14 April 2024 | 04:34 AM

Asset raids snare ANC heavies

Key Takeaways

The corruption probe by the Hawks and the asset forfeiture unit centring on Uruguyan businessman Gaston Savoi and his Intaka health group is likely to have significant political fallout in KwaZulu-Natal and the Northern Cape.

Savoi was arrested on Wednesday and charged with fraud over contracts worth more than R180-million.

Allegations that kickbacks were paid by Intaka come uncomfortably close to some traditional ANC power-brokers in both provinces and may have a bearing on ANC succession battles.

In KwaZulu-Natal the key figure affected by asset seizures and pending criminal charges is the former director of provincial finance, Sipho Shabalala. In the Northern Cape, ANC strongman John Block appears to be in the cross hairs.

Shabalala and provincial health officials allegedly colluded to allow Intaka to secure contracts to supply water purification and oxygen plants to local hospitals.

The prices charged were allegedly wildly inflated — two water purification systems that could have been sourced at about R725 000 per unit were bought from Intaka for nearly R5-million each.

Shabalala was allegedly paid more than R1-million, which was laundered through an attorney’s trust account.

Savoi claimed that the payment, in March 2007, was a “donation” to the ANC. But the investigating officer, Johann du Plooy, in an affidavit applying to restrain the assets of Savoi, Shabalala and others, said he could find no record of a payment to the ANC.

Instead, payments were made for the benefit of Shabalala or his wife.

However, the KwaZulu-Natal ANC confirmed receiving a donation from Savoi when Shabalala’s involvement with Intaka was raised in media reports last year.

Shabalala’s long-standing hold over provincial finances is seen as the source of his influence. His wife, Beatrice, has conducted business with May Mkhize, the wife of the KwaZulu-Natal premier, Zweli Mkhize, and both families benefited from loans from Ithala, the provincial development bank.

Upheavals in Ithala, including alleged soft loans to politically connected individuals, led Mkhize in early 2009 to deploy Shabalala to turn the bank around.

But Shabalala was soon mired in scandal himself. A forensic audit leaked earlier this year recommended 23 disciplinary charges against him for flouting tender procedures in awarding a R169-million construction contract. But the provincial economic development minister, Mike Mabuyakhulu, merely gave Shabalala a written warning.

A statement by Shabalala said he would not comment on any matter relating to the fraud. It said that “at this stage his sole link to the ongoing probe appears to be the payment of a R1-million donation to the ANC.”

Also among those named as facing charges is businessman Lindelihle Mkhwanazi, who allegedly received R1-million from Intaka as “commission”.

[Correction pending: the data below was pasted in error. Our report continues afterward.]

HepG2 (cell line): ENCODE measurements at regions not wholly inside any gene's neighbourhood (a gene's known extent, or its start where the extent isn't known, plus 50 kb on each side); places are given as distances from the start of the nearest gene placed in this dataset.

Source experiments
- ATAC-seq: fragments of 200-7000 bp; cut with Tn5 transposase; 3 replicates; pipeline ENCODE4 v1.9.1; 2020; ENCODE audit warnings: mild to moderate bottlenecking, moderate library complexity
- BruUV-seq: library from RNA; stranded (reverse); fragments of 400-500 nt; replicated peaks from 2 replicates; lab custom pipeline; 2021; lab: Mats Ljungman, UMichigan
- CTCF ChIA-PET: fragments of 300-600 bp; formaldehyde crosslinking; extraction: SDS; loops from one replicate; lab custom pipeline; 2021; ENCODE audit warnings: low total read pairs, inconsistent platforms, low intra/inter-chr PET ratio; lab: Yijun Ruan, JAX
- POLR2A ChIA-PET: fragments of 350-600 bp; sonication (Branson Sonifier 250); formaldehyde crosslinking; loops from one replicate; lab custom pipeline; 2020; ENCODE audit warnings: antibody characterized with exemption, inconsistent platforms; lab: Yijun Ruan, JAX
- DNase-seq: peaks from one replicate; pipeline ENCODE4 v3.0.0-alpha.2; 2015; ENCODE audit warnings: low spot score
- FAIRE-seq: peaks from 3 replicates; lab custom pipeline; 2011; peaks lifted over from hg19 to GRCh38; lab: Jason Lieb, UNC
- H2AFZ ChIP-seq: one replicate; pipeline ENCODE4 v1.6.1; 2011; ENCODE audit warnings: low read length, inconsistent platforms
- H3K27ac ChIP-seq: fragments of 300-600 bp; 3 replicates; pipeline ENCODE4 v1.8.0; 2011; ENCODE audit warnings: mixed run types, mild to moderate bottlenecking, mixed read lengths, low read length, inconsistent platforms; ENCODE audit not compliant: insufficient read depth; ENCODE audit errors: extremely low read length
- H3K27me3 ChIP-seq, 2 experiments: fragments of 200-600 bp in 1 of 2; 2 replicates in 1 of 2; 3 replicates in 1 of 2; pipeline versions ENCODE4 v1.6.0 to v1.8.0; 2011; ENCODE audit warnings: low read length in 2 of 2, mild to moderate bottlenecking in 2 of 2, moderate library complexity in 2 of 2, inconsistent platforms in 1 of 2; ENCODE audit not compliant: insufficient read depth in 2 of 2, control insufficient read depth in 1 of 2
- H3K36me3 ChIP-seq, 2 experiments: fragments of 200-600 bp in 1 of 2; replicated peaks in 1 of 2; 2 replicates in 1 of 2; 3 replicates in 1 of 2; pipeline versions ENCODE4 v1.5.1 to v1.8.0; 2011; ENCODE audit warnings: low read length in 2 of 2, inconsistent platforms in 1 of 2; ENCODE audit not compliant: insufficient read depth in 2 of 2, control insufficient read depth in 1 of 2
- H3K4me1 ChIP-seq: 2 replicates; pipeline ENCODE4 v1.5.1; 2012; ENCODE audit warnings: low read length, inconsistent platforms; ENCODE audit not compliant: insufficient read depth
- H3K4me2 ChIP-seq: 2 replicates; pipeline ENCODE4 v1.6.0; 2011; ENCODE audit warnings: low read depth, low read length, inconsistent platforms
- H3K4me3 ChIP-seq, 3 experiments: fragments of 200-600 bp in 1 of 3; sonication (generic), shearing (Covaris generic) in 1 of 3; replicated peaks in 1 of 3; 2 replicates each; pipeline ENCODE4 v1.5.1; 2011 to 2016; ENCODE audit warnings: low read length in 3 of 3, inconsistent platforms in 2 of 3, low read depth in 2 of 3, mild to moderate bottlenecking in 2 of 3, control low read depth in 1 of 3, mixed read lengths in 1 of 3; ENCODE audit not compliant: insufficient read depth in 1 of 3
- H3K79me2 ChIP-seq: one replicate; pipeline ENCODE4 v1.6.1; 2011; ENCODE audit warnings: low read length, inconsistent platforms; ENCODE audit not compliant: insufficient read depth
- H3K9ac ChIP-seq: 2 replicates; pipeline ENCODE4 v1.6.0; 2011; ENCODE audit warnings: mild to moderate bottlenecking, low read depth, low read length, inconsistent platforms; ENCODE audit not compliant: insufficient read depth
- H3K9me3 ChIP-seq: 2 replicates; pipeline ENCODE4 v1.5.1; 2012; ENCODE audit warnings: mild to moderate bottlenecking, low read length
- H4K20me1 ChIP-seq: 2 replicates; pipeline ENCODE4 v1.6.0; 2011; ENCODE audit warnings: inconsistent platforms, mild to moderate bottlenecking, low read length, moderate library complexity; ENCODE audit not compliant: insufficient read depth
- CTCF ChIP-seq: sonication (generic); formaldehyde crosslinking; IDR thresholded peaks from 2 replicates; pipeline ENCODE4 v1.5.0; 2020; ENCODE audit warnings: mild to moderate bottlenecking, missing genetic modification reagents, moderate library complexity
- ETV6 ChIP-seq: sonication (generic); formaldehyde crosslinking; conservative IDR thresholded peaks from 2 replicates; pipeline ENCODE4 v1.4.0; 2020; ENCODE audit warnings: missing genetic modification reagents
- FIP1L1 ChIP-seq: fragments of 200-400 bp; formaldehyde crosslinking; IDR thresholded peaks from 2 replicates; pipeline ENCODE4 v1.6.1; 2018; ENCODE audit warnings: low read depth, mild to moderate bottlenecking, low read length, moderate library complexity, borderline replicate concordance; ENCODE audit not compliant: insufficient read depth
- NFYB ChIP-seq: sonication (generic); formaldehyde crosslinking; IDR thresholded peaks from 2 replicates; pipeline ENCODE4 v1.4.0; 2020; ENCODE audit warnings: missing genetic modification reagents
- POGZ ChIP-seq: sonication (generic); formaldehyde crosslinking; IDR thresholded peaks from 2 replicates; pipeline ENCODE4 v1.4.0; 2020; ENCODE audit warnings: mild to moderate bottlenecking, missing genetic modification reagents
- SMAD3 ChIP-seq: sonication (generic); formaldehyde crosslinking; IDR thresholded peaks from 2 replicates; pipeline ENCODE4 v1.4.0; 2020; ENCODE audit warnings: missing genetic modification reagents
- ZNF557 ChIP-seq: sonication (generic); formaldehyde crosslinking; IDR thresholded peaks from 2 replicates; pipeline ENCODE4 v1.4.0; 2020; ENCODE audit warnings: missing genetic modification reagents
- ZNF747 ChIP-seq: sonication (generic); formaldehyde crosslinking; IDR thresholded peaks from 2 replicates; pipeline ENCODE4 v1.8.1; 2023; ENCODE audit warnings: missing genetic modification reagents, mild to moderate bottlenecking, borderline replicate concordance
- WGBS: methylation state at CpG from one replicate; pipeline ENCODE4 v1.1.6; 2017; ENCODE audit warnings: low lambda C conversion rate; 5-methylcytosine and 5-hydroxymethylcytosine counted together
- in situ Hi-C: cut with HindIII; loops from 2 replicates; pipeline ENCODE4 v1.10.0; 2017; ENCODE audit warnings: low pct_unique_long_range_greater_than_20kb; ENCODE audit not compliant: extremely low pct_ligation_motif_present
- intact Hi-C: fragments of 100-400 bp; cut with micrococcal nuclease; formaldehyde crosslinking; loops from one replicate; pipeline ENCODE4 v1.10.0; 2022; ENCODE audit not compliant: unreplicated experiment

Forensic auditor Trevor White said in court papers: “It has been reported to me that Mkhwanazi was the ‘boyfriend’ of Ms [Peggy] Nkonyeni, the MEC at the KZN department of health at the time”.

Elsewhere White disclosed that Nkonyeni introduced Savoi to Mkhwanazi and that she was in SMS contact with Savoi.

Addressing him as “Doc!”, she apparently informed Savoi about setbacks in contract negotiations between Intaka and provincial officials and said: “Next time we’ll have to be more careful and perhaps u need to cancel the donation since u r losing on maintenance. What do you suggest? Peggy.”

Nkonyeni, said to have been Zuma’s preferred candidate as KwaZulu-Natal premier, is not facing charges. But she was charged in an earlier case involving the purchase of a mobile ultrasound scanner through Savoi’s company. Charges were provisionally withdrawn against her and two others in August 2009 when a key witness suffered a breakdown and could not testify.

Neither Nkonyeni nor Mkhwanazi could be contacted.

Documents filed in the case against Intaka also show that Block, said to have backed Zuma before the ANC’s Polokwane conference, has been drawn into the corruption scandal. He could not be reached for comment.

According to the court papers Block became a director of Intaka Northern Cape in March 2005 and later hosted an introductory meeting between Savoi and two Northern Cape health officials. Both officials allegedly received kickbacks from Intaka in connection with contracts for the supply of water purification plants and oxygen machines.

Documents seized by the police also show that Block or his companies received more than R600 000 in commission payments from Intaka.

 

  • Sam Sole is a member of amaBhungane, the M&G Centre for Investigative Journalism

 

This article was produced by amaBhungane, investigators of the M&G Centre for Investigative Journalism, a non-profit initiative to enhance capacity for investigative journalism in the public interest. www.amabhungane.co.za.

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